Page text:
View Full Version : Remington Model 10 info needed

April 25, 2007, 11:28 PM
I acquired a Remington model 10 today as a project for 25$.

I'm looking for an exploded diagram, and some info on one part.

The side of the shotgun has a button to release the slide. The button has a hole radially through it.

I'm assuming that the hole is for a pin to retain it in the action. That pin doesn't exist in my gun, so the button isn't captured, and can be pulled out... Years of gunk was the only thing holding it in. Can anyone describe that pin so I can replace it? Is it a dowel pin or a roll pin? I can make another to fit if anyone has dimensions...

If it isn't held by a pin, what the heck does hold it?

Thanks for any help. It is most appreciated.

Steven Mace
April 26, 2007, 04:58 AM
jcadwell, this might help!


Steve Mace

April 26, 2007, 10:31 AM
Thanks for the link, but I'm looking for the model 10 shotgun. It is a pump action takedown gun.

Steven Mace
April 26, 2007, 01:22 PM
jcadwell, my mistake! The links below should be of help to you.



Steve Mace

April 26, 2007, 06:15 PM
Thanks for the exploded diagram. That really helps.

Wouldn't you know it, but the one part I'm interested in isn't labeled :) It is between parts 11 and 25 on the diagram, right in the middle.

James K
April 27, 2007, 09:19 PM
That is really odd. I am looking at another diagram of the same gun and it also does not have those two parts numbered or named. I guess that one was copied from the original John Finnegan drawing for a Ludwig Olson piece in the American Rifleman.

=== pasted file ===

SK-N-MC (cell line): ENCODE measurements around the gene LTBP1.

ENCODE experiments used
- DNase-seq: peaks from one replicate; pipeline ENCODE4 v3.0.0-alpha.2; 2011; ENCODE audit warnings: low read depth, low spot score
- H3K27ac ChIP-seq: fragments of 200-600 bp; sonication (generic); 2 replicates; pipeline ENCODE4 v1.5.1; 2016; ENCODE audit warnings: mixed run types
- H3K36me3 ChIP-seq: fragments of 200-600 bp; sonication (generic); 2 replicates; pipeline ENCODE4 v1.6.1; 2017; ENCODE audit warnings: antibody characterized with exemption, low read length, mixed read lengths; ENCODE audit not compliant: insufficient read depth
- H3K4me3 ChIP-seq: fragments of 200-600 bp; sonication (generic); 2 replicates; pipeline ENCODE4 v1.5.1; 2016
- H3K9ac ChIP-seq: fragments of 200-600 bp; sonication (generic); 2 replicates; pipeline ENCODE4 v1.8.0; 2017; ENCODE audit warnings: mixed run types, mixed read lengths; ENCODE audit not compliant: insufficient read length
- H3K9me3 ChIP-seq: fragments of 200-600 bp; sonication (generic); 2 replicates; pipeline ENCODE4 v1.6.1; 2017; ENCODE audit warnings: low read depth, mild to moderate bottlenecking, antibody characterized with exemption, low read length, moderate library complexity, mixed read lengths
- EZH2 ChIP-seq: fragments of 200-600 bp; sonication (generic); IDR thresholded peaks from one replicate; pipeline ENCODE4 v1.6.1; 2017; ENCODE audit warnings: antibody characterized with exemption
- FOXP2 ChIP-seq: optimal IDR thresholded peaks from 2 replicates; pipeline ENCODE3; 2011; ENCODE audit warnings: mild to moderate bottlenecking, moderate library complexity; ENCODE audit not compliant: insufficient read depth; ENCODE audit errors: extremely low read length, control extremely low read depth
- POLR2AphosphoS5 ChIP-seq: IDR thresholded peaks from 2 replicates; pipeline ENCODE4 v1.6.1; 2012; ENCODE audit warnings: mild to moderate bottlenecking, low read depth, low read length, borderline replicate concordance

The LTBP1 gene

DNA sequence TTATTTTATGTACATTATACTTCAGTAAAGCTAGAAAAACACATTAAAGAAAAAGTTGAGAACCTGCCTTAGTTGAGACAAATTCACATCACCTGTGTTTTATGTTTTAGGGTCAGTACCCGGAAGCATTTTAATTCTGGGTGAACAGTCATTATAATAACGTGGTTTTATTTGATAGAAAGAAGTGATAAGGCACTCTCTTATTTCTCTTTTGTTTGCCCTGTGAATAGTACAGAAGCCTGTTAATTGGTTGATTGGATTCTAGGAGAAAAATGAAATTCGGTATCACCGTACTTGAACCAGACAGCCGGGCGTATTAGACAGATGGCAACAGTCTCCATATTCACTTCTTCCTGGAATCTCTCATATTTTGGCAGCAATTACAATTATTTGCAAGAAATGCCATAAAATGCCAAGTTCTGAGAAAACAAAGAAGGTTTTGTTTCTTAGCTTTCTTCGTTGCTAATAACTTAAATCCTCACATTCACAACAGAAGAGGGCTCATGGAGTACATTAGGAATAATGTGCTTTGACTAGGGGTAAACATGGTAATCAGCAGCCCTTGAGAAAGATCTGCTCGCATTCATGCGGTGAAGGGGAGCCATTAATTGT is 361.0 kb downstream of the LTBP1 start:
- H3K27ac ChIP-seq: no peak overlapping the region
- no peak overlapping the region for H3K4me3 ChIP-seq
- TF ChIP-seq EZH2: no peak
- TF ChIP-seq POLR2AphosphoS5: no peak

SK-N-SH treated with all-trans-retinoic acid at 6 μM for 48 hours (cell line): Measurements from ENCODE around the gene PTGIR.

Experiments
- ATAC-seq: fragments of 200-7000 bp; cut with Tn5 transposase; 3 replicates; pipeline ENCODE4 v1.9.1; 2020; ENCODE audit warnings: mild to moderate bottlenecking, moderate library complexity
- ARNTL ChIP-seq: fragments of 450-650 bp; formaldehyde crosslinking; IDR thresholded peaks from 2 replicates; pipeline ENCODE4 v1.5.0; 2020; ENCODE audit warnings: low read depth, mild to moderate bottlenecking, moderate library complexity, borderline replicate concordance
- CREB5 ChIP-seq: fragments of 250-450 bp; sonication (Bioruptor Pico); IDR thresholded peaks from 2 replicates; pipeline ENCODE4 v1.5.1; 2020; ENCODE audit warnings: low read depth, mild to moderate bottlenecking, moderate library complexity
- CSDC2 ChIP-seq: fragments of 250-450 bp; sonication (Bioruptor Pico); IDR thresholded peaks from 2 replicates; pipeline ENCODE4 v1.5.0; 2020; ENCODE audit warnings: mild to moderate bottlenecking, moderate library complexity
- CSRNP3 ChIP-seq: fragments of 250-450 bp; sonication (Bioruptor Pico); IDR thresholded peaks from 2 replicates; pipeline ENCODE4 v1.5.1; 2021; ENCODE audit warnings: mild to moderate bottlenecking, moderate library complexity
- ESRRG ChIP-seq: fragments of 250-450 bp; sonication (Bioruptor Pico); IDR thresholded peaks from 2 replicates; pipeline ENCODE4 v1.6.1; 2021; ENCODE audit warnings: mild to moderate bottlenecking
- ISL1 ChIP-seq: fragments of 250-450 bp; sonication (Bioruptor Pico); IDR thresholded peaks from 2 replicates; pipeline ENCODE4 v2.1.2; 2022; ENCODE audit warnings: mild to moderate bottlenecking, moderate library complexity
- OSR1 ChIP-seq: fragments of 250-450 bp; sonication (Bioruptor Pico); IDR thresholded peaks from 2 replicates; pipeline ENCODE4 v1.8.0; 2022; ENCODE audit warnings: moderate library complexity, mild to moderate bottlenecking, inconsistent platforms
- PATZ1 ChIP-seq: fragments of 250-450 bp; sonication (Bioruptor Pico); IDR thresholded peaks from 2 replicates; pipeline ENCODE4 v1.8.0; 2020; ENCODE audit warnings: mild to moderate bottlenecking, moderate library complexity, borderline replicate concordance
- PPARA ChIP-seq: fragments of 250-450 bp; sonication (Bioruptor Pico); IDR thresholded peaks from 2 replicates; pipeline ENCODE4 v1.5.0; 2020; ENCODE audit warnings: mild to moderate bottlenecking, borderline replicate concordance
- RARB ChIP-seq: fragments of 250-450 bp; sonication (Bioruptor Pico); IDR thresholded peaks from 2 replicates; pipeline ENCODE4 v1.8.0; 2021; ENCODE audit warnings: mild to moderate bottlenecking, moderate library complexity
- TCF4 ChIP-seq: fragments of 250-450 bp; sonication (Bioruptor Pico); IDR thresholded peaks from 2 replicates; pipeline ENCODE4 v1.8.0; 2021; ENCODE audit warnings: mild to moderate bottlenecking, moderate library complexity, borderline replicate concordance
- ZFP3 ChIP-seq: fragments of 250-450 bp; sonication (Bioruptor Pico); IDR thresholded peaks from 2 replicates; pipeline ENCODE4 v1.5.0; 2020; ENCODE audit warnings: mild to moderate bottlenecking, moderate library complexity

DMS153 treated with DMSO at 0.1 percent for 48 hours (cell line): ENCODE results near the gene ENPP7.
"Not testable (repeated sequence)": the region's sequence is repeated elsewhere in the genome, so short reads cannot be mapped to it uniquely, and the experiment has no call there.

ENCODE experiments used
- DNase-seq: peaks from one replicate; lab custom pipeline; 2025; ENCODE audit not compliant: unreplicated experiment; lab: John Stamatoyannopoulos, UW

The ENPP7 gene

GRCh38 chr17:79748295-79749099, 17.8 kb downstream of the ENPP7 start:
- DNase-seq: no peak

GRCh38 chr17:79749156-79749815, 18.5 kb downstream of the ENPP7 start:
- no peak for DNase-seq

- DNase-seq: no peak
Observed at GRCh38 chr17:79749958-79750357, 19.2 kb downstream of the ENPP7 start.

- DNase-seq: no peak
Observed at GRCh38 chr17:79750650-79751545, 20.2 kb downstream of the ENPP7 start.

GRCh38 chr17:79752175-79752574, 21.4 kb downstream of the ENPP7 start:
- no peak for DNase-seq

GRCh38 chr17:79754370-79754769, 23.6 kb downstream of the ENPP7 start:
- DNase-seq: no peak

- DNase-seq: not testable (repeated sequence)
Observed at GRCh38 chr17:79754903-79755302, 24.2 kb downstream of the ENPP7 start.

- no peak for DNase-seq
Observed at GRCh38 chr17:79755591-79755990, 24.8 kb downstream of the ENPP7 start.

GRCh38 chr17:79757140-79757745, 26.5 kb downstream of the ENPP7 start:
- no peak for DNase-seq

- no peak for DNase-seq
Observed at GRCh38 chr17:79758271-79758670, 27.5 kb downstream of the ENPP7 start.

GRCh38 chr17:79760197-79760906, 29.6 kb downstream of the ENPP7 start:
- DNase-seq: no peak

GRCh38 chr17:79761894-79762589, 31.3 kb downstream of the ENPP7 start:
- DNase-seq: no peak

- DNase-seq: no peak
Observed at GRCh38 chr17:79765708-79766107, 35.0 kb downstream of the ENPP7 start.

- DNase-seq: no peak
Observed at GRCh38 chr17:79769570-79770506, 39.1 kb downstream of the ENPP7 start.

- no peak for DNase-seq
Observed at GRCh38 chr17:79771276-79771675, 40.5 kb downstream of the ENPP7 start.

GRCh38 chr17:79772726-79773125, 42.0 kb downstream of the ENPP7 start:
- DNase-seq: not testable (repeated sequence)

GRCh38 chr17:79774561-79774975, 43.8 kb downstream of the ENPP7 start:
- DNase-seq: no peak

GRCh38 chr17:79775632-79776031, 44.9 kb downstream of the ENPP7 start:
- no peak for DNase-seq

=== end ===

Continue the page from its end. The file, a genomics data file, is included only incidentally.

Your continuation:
For want of a better name, I guess you could call it the action bar release button, as it is pushed in to release the action bar so the gun can be opened when it is cocked. It has been a long time since I had one of those guns apart (maybe 40 years) but I think the button is held in by a small leaf spring that goes through the cross hole and sticks out on both sides. It is a sort of shallow "U" with a little bump in it that sticks into the longitudinal hole in the button. The spring also provides tension to pull the button in until the action is cocked, when it is forced out by, I think, the action bar lock. It also serves as a cocking indicator.

To envision it, think of this { with the ends on the receiver and the little point inward.